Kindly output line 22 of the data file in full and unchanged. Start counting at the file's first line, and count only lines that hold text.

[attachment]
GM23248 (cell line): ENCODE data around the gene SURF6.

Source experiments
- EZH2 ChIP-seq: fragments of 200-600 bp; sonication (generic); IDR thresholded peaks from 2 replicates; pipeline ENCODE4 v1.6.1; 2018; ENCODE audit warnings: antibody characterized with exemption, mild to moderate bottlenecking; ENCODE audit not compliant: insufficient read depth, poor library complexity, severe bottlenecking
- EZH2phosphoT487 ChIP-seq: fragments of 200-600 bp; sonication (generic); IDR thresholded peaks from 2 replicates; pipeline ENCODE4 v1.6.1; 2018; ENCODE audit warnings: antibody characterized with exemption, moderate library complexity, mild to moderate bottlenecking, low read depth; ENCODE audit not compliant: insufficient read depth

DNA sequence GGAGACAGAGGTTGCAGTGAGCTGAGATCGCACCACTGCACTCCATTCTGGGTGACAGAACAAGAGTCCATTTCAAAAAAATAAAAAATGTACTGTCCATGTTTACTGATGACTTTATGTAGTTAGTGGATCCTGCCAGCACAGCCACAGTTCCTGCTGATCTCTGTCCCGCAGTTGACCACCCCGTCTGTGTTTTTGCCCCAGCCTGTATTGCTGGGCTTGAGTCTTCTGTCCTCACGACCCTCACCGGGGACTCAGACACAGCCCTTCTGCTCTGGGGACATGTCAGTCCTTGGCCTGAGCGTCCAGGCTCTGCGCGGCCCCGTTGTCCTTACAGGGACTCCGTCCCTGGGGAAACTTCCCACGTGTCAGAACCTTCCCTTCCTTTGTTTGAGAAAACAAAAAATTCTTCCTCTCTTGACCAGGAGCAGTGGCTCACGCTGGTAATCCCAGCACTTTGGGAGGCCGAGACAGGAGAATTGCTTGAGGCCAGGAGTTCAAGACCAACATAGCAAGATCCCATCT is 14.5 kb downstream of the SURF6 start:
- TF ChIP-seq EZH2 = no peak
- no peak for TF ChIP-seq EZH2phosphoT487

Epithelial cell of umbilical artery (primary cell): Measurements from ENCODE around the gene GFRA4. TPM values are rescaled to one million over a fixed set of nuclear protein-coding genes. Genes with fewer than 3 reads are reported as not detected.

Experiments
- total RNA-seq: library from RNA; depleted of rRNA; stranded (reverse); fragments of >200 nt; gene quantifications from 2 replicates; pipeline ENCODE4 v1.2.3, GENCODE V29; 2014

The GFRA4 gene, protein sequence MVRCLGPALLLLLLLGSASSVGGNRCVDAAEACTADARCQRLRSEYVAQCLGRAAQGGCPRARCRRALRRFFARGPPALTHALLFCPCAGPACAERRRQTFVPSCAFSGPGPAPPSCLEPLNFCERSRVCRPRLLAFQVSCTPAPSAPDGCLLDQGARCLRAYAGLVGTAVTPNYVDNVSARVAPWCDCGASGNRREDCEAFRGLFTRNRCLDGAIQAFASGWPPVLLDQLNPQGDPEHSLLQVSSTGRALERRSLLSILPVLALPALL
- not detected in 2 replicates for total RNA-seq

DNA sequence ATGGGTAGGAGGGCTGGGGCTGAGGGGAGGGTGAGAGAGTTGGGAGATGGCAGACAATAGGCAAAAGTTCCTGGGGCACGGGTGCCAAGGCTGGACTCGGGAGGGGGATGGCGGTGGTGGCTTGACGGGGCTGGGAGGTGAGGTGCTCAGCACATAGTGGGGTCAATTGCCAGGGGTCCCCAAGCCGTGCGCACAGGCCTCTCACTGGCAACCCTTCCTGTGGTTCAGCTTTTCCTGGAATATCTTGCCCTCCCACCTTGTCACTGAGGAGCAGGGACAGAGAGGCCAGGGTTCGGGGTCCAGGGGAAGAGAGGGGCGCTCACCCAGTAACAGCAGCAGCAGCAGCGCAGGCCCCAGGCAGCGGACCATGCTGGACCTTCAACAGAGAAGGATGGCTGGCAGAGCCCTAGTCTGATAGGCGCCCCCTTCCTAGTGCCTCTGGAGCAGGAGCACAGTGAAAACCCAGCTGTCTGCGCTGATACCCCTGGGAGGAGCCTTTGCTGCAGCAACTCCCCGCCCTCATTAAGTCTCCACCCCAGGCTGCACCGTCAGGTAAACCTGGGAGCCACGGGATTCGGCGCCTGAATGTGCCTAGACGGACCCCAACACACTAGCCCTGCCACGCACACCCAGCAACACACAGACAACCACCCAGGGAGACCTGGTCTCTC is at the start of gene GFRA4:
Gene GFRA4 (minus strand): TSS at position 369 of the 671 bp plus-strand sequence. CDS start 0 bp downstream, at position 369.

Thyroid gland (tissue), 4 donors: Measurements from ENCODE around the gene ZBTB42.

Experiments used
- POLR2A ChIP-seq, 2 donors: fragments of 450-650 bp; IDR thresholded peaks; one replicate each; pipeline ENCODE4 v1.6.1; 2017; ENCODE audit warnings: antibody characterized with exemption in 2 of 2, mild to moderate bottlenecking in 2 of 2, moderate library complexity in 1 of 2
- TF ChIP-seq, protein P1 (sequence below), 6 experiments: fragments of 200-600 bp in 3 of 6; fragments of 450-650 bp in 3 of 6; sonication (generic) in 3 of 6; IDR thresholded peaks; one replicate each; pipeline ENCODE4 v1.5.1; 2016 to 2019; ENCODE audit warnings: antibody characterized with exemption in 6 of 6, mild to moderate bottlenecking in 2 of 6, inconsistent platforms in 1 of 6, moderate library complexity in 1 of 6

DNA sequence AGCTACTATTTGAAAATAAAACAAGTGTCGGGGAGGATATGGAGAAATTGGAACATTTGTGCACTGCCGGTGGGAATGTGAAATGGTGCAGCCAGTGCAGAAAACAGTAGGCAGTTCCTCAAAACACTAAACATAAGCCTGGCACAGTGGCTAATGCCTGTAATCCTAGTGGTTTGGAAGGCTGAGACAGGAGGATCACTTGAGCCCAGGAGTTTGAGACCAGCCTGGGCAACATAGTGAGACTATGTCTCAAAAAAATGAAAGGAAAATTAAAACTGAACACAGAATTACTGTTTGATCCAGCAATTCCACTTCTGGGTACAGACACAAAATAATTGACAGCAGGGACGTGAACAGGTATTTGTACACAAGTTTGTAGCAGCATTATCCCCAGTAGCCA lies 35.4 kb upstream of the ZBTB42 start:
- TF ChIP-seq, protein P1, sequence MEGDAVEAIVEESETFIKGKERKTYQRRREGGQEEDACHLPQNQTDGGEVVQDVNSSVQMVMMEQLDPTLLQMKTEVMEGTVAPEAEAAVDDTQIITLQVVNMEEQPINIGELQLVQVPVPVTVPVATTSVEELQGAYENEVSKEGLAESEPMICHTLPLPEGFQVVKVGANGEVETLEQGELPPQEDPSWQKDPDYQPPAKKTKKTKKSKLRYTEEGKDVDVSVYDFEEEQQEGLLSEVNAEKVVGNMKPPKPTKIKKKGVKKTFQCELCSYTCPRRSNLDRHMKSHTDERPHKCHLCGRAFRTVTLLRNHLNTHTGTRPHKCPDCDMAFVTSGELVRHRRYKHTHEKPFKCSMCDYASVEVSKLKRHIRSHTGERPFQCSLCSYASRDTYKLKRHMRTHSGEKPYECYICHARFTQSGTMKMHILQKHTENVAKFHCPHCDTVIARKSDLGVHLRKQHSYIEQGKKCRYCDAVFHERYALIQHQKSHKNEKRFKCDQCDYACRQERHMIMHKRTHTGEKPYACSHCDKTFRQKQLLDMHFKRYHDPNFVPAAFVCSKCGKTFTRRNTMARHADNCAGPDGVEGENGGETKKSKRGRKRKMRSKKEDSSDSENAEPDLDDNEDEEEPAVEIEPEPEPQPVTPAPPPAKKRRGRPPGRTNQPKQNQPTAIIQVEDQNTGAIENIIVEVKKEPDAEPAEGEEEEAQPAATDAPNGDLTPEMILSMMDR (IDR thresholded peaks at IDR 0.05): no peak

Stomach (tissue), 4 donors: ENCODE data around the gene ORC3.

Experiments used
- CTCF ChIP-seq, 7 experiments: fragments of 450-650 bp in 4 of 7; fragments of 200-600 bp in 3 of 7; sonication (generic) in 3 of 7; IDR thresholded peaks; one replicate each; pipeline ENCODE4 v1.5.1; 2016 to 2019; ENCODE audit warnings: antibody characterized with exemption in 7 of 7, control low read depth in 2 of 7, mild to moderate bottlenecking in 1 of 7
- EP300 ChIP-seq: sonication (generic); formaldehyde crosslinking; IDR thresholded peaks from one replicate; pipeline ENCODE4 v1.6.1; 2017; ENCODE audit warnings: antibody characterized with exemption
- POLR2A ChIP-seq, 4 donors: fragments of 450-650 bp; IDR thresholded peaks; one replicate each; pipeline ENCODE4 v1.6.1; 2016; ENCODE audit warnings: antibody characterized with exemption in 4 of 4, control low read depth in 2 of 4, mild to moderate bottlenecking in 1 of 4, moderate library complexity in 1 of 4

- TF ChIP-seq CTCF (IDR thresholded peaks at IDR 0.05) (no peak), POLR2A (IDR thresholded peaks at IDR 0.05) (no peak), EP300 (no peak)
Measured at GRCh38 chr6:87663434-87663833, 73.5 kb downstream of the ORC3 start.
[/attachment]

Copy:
Experiments used